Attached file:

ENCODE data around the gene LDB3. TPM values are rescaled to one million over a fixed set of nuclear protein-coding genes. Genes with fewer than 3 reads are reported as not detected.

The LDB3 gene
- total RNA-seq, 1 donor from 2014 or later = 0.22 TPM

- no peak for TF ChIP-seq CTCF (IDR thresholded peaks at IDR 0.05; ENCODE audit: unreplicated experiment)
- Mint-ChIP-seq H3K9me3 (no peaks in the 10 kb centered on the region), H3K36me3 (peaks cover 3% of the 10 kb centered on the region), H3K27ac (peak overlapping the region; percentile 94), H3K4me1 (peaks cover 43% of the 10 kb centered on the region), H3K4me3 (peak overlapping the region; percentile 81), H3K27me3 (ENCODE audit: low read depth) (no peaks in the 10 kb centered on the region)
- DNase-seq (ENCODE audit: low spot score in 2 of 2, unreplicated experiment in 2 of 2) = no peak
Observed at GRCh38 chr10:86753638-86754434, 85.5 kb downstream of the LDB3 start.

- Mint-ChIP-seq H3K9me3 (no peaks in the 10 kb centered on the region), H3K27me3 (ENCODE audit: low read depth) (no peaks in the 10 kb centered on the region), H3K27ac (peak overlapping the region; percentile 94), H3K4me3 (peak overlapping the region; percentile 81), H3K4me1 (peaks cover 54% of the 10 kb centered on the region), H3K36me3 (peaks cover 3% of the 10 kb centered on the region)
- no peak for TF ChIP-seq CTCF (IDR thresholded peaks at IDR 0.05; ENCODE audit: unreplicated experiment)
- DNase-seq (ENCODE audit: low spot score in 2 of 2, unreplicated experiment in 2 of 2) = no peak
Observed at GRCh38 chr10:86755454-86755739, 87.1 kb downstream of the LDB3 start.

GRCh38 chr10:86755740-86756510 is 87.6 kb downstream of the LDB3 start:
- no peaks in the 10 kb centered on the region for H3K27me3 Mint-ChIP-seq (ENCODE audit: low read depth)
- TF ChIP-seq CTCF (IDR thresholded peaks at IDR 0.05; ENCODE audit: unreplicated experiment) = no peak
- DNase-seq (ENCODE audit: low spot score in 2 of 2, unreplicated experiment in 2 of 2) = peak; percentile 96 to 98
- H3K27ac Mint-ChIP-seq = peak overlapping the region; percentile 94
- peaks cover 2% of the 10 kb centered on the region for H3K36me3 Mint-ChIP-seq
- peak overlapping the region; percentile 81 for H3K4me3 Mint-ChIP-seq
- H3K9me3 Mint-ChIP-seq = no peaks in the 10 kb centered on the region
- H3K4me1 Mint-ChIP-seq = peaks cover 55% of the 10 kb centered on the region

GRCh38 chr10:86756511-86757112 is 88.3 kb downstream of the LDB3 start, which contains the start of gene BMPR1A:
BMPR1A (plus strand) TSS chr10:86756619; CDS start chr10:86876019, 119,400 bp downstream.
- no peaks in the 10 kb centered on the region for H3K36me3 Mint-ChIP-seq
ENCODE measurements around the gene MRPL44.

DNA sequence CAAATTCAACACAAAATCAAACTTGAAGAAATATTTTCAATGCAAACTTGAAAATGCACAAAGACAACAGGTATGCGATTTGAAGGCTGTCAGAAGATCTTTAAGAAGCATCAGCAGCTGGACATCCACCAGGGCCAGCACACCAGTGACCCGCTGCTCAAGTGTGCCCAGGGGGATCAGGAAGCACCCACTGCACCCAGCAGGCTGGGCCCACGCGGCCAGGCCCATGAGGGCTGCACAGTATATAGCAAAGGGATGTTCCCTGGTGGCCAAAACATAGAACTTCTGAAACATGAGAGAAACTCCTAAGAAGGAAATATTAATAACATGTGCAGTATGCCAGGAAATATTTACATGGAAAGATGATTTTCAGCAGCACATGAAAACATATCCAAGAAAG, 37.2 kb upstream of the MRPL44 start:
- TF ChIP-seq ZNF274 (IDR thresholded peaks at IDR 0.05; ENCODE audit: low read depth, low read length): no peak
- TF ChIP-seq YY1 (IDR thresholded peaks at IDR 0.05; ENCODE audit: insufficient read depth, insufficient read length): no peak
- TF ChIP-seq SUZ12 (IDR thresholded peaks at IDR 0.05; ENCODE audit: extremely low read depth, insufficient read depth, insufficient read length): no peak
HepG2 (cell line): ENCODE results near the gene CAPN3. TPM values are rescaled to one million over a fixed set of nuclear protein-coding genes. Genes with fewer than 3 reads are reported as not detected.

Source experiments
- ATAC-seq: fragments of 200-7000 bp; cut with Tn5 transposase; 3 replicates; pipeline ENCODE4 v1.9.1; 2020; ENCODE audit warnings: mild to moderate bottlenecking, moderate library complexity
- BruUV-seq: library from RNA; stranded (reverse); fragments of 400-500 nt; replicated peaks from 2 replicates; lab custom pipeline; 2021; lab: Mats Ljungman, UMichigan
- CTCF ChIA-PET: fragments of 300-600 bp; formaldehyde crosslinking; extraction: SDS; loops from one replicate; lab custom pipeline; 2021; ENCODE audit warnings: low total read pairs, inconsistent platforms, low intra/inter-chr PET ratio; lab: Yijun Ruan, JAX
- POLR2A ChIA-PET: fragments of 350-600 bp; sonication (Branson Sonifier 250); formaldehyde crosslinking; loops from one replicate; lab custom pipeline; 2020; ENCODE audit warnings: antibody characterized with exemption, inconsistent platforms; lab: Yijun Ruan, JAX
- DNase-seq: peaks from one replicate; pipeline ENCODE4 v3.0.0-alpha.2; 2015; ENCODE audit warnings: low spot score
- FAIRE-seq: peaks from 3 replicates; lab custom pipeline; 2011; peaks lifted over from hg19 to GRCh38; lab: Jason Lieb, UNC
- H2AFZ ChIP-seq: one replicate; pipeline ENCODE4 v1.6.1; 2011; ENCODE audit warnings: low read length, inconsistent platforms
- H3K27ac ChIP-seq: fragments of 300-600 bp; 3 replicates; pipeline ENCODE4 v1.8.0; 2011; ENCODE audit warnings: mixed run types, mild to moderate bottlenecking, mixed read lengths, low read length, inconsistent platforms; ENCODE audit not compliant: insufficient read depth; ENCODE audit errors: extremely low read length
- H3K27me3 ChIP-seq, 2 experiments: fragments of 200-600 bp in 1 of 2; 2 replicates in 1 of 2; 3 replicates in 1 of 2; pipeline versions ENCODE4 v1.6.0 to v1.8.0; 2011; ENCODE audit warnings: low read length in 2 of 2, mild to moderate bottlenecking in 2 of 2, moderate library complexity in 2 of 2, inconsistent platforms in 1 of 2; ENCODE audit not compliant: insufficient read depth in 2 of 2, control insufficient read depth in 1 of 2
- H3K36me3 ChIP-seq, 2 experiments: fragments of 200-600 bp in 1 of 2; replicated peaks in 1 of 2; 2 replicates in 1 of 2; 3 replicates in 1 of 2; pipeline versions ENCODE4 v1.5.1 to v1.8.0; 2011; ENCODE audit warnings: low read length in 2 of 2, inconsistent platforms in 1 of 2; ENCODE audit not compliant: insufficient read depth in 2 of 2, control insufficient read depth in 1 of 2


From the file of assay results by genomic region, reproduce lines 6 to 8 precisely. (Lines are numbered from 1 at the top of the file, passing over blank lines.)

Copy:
- DNase-seq (ENCODE audit: low spot score in 2 of 2, unreplicated experiment in 2 of 2) = no peak
Observed at GRCh38 chr10:86753638-86754434, 85.5 kb downstream of the LDB3 start.

- Mint-ChIP-seq H3K9me3 (no peaks in the 10 kb centered on the region), H3K27me3 (ENCODE audit: low read depth) (no peaks in the 10 kb centered on the region), H3K27ac (peak overlapping the region; percentile 94), H3K4me3 (peak overlapping the region; percentile 81), H3K4me1 (peaks cover 54% of the 10 kb centered on the region), H3K36me3 (peaks cover 3% of the 10 kb centered on the region)